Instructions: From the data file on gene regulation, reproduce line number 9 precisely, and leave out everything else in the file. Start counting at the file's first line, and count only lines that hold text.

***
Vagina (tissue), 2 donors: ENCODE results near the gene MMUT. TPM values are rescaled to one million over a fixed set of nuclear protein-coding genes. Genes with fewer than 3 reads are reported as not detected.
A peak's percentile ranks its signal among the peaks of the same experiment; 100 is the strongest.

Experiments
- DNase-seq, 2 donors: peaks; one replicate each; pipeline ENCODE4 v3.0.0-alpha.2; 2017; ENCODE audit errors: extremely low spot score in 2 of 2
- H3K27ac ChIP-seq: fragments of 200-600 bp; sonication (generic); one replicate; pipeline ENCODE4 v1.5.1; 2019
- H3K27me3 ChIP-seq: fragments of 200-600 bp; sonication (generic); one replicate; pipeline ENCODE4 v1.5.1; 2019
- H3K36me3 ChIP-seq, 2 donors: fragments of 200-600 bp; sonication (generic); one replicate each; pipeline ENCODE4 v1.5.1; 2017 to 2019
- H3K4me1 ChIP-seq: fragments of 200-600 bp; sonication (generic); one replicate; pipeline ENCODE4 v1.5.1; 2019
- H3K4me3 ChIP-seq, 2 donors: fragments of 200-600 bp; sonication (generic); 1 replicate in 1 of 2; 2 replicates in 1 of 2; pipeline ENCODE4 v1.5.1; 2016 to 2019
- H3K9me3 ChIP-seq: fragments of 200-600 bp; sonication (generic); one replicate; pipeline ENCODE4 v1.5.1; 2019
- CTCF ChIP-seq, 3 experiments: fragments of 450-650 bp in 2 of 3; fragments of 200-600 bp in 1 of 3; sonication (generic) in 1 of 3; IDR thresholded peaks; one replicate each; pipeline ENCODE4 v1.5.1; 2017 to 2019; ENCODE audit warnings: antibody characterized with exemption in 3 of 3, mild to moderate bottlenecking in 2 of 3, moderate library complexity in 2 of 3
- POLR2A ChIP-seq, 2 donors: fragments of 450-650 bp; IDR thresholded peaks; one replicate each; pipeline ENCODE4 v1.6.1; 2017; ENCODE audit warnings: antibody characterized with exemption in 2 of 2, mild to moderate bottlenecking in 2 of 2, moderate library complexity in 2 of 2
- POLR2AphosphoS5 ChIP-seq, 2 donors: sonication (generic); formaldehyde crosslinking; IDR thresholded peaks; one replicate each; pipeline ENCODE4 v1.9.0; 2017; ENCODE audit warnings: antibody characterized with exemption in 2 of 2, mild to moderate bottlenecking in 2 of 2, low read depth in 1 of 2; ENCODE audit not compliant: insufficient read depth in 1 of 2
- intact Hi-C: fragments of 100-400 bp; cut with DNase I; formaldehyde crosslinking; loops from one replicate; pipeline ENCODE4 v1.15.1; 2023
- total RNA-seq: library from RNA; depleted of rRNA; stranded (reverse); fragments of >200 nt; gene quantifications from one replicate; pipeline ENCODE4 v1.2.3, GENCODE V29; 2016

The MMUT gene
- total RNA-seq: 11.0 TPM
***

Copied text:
- H3K4me3 ChIP-seq, 2 donors: fragments of 200-600 bp; sonication (generic); 1 replicate in 1 of 2; 2 replicates in 1 of 2; pipeline ENCODE4 v1.5.1; 2016 to 2019